Alternatively, laboratory diagnosis of measles can be done with confirmation of positive measles IgM antibodies or isolation of measles virus RNA from respiratory specimens. For people unable to have their blood drawn, saliva can be collected for salivary measles-specific IgA testing. Positive contact with other patients known to have measles adds strong epidemiological evidence to the diagnosis. Any contact with an infected person, including semen through sex, saliva, or mucus, can cause infection.
Immunosuppressive therapy has been effective in halting the disease for laboratory animals.
In patients managed in the community, determining the causative agent is not cost-effective and typically does not alter management. For people who do not respond to treatment, sputum culture should be considered, and culture for "Mycobacterium tuberculosis" should be carried out in persons with a chronic productive cough. Testing for other specific organisms may be recommended during outbreaks, for public health reasons. In those hospitalized for severe disease, both sputum and blood cultures are recommended, as well as testing the urine for antigens to "Legionella" and "Streptococcus". Viral infections can be confirmed via detection of either the virus or its antigens with culture or polymerase chain reaction (PCR), among other techniques. The causative agent is determined in only 15% of cases with routine microbiological tests.
It is done through isolation of a bacteria from chickens suspected to have history of coryza and clinical finds from infected chickens also is used in the disease diagnosis. Polymerase chain reaction is a reliable means of diagnosis of the disease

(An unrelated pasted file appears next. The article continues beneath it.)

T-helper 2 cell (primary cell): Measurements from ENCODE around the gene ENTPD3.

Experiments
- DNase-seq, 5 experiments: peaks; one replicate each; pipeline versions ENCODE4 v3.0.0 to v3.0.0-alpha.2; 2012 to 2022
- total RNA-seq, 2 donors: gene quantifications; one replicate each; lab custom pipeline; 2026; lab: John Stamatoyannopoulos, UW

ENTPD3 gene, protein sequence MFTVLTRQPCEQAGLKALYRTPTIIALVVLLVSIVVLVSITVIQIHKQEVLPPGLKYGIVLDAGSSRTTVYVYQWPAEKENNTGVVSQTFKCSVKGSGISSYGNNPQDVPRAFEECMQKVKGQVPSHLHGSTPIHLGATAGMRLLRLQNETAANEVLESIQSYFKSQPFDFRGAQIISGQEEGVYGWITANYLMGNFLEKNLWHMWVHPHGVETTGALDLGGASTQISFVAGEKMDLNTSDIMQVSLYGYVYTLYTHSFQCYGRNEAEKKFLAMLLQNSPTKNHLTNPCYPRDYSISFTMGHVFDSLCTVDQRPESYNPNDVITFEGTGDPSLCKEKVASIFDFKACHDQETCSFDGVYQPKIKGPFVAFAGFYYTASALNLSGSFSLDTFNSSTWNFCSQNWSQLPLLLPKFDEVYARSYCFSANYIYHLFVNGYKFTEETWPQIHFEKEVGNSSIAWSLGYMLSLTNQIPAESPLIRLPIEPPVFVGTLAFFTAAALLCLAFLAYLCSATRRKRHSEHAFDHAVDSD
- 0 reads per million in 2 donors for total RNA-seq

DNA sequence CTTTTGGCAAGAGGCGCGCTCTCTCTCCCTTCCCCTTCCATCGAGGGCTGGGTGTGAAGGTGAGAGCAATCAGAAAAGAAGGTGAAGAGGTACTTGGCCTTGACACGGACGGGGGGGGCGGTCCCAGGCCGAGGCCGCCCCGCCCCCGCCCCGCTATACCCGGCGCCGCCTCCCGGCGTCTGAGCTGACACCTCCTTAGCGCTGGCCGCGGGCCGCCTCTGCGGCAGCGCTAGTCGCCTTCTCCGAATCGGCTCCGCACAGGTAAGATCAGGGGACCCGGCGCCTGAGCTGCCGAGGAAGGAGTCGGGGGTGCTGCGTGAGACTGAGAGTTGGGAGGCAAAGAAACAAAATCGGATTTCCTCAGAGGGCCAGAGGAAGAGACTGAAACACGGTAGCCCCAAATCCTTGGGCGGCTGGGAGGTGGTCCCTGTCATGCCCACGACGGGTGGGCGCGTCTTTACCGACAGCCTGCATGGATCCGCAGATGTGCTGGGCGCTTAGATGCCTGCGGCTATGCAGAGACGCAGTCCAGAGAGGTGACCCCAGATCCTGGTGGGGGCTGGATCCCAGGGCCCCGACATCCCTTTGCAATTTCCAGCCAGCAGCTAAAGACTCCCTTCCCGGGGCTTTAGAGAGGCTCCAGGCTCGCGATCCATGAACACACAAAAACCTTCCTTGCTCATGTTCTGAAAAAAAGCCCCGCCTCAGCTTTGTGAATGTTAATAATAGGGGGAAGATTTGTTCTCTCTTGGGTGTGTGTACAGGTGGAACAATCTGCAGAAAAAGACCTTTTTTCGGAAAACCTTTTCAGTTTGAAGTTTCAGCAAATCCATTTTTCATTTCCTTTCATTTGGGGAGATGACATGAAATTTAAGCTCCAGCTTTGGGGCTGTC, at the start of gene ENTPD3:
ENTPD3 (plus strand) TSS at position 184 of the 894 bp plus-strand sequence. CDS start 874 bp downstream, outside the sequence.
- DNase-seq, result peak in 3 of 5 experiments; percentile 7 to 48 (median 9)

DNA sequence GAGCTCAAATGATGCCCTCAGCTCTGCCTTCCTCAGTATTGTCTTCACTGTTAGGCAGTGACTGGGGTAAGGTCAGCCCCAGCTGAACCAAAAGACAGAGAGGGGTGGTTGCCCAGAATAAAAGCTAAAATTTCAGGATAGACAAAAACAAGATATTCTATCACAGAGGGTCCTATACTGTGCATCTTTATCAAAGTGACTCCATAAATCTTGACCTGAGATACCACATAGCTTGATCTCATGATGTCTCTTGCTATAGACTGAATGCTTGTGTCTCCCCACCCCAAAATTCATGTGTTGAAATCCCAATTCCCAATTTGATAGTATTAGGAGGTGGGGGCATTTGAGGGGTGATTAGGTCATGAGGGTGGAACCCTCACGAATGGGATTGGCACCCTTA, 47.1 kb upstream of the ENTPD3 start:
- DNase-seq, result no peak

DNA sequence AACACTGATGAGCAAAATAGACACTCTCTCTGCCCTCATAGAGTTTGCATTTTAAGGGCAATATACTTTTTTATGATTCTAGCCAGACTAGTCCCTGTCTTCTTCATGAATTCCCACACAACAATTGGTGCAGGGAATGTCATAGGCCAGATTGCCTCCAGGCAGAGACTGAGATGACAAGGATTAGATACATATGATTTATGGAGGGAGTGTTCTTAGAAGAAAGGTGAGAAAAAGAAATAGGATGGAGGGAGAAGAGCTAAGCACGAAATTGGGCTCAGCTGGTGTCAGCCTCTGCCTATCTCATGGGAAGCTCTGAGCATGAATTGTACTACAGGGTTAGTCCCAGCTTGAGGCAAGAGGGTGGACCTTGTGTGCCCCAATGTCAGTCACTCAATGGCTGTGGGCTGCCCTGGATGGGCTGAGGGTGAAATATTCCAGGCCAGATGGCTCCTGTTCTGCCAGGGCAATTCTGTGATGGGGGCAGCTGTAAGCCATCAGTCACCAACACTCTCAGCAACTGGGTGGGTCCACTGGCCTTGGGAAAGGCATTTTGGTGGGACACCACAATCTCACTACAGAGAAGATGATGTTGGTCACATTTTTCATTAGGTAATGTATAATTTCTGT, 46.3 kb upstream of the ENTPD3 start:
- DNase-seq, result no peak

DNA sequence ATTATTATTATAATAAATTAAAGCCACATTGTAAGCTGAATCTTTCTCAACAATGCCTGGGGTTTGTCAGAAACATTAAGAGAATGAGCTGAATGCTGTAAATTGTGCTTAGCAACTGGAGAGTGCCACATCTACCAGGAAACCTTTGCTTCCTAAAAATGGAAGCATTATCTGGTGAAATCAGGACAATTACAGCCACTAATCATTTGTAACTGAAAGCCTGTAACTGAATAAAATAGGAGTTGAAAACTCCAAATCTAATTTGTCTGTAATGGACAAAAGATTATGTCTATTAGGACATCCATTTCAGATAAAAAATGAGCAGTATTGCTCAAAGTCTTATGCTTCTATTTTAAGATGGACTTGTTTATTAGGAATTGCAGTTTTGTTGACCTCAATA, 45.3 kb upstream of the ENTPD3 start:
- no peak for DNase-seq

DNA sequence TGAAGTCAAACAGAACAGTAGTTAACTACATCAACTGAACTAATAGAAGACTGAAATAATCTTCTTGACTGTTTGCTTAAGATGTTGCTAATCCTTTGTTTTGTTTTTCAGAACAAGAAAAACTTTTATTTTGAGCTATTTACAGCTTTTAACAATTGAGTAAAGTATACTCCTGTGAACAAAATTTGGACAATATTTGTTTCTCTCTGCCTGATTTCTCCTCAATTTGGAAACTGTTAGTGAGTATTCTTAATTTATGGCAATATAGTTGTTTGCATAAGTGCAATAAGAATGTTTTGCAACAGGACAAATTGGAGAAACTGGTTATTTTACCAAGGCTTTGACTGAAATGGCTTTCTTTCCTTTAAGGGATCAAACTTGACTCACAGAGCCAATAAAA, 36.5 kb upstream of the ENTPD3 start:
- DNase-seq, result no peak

Although no specific treatment for acute infection with SuHV1 is available, vaccination can alleviate clinical signs in pigs of certain ages. Typically, mass vaccination of all pigs on the farm with a modified live virus vaccine is recommended. Intranasal vaccination of sows and neonatal piglets one to seven days old, followed by intramuscular (IM) vaccination of all other swine on the premises, helps reduce viral shedding and improve survival. The modified live virus replicates at the site of injection and in regional lymph nodes. Vaccine virus is shed in such low levels, mucous transmission to other animals is minimal. In gene-deleted vaccines, the thymidine kinase gene has also been deleted; thus, the virus cannot infect and replicate in neurons. Breeding herds are recommended to be vaccinated quarterly, and finisher pigs should be vaccinated after levels of maternal antibody decrease. Regular vaccination results in excellent control of the disease. Concurrent antibiotic therapy via feed and IM injection is recommended for controlling secondary bacterial pathogens.